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The performing body, the place and the gaze – subject conception in vocal education

Konferensbidrag (offentliggjort, men ej förlagsutgivet)
Författare Carina Borgström Källén
Birgitta Sandström
Publicerad i The Conference Gender and Music in Balance, The Arctic University of Norway, April 2018
Publiceringsår 2018
Publicerad vid Högskolan för scen och musik
Språk en
Länkar site.uit.no/mgb-conference/files/20...
Ämneskategorier Pedagogik, Musik

Sammanfattning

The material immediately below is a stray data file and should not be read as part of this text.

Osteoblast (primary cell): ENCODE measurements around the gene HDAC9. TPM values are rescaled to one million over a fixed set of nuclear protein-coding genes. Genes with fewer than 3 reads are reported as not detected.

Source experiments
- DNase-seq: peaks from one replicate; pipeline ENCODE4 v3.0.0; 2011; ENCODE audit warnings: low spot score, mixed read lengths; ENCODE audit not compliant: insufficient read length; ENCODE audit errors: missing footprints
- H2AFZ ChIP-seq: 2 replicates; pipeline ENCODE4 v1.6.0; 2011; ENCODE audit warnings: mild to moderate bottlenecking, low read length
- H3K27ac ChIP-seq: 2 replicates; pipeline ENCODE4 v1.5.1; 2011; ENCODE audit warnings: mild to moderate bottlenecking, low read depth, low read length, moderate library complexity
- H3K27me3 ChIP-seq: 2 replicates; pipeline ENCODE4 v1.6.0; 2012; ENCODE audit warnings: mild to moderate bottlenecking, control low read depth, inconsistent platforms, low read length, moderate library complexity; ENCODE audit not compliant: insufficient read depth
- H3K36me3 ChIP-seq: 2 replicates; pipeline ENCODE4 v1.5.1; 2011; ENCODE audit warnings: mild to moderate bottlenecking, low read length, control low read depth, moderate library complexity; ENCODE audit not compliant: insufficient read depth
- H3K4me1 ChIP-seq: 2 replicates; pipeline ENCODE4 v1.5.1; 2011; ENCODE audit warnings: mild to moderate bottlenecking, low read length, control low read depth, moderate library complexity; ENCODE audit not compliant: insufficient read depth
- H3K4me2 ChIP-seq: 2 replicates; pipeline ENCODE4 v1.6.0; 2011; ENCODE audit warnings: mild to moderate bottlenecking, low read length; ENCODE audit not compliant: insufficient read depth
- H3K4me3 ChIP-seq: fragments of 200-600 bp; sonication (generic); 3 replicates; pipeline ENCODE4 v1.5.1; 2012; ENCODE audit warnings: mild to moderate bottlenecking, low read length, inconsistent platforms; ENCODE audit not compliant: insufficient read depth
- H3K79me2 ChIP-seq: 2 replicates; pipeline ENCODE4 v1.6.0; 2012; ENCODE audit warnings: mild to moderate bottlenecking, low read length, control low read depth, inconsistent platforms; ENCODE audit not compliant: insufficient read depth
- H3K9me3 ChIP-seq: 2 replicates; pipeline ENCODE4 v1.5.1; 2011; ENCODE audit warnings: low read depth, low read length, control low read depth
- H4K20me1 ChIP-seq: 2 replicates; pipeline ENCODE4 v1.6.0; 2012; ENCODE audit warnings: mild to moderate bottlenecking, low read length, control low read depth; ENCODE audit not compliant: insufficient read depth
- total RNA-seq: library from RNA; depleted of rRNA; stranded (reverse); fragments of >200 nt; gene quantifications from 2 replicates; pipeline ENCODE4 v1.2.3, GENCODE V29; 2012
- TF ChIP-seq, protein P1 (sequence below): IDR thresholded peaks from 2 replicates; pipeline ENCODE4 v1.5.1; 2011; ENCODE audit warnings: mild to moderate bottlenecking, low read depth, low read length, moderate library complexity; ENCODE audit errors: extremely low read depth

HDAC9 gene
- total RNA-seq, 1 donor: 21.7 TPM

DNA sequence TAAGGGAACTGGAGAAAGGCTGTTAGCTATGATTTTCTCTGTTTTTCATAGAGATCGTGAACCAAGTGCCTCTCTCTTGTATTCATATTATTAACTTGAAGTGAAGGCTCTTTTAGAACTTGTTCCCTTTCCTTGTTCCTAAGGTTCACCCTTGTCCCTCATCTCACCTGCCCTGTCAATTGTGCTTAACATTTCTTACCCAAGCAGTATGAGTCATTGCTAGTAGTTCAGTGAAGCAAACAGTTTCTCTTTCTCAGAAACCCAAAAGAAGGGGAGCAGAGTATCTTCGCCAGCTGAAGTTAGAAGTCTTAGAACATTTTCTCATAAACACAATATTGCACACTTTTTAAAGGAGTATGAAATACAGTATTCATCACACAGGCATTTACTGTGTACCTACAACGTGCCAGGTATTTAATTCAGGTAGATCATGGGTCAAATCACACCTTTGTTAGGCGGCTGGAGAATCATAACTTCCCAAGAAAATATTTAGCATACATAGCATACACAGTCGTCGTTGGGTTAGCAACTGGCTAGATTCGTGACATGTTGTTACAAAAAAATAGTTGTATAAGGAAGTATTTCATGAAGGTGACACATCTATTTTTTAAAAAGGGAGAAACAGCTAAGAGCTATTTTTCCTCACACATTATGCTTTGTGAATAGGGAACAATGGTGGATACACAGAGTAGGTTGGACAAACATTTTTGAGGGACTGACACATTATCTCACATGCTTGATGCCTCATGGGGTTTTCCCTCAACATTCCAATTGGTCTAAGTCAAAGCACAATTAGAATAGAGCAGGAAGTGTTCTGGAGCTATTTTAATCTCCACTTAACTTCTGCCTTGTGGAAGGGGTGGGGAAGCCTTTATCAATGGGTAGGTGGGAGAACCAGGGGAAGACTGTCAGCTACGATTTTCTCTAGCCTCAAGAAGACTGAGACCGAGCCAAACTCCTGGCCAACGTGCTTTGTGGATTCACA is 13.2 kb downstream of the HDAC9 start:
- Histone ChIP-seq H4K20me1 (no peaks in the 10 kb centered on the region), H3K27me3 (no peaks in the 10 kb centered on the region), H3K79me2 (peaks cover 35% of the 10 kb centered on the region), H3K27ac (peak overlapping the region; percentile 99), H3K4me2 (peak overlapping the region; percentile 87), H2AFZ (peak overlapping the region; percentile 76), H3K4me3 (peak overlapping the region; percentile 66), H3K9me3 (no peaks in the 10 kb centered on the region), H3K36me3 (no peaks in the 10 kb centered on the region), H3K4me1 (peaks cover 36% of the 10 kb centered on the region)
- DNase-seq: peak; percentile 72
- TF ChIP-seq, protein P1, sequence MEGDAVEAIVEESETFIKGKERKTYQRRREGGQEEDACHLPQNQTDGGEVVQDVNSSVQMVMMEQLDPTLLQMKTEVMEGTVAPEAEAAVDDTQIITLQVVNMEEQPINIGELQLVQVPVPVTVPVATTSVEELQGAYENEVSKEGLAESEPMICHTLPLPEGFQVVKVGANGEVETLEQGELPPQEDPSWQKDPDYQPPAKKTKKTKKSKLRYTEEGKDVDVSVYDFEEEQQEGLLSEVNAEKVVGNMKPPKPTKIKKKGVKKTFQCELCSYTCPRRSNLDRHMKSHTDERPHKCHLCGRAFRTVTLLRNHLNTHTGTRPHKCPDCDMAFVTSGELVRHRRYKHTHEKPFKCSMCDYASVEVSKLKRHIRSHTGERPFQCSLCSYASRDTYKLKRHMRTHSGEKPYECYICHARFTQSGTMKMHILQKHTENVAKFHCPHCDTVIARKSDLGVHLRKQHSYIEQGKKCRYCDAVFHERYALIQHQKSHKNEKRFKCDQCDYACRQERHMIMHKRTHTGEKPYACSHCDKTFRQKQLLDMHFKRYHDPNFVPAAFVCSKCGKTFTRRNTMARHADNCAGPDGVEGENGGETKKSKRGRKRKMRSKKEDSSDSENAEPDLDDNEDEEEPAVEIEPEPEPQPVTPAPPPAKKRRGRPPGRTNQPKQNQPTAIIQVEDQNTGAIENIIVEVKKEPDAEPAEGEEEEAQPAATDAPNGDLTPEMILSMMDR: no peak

The performing body, the place and the gaze – subject conception in vocal education This presentation focuses on subject conception in music in relation to the performing body, the stage as a place for learning and the scrutinizing gaze of the beholder. Specifically, vocal education in preparatory and in higher music education are problematized. Contexts that from a gender perspective have an unbalanced representation. Taking an intersectional point of departure, the objective is to highlight and discuss subject conception in relation to inclusion and exclusion in vocal teaching and learning. Parallels are drawn to dance education, since also dance has an unbalanced representation. A meta-analysis based on three completed studies in music and dance education is underpinning the presentation. The studies are produced in Swedish upper secondary schools and in higher music education. The result verifies the body of previous research suggesting that subject conception in vocal and dance education is based on performing arts traditions, rather than on pedagogical/didactical traditions. Another finding is that the educational background of vocal and dance teachers is similar and essential for how subject conceptions are constructed. Knowledge is often produced based on a master-apprentice ideal, and discussion about tradition and quality risks stagnating. The result also indicates that in vocal training, as well as in dance classes, settings where the body is the instrument, the teachers’ gaze and bodily displayed multimodal language have a governing function. Further, the results indicate that an imaginary stage and the gaze of an imaginary audience are present and taken for granted in the classroom, and they are used as tools for learning. The interplay between the performing body, the classroom as a stage and the scrutinizing gaze, from the teacher and from an audience, is thereby internalized and bodily displayed by the student, i.e. the body, the place and the gaze are understood as a hub for learning.

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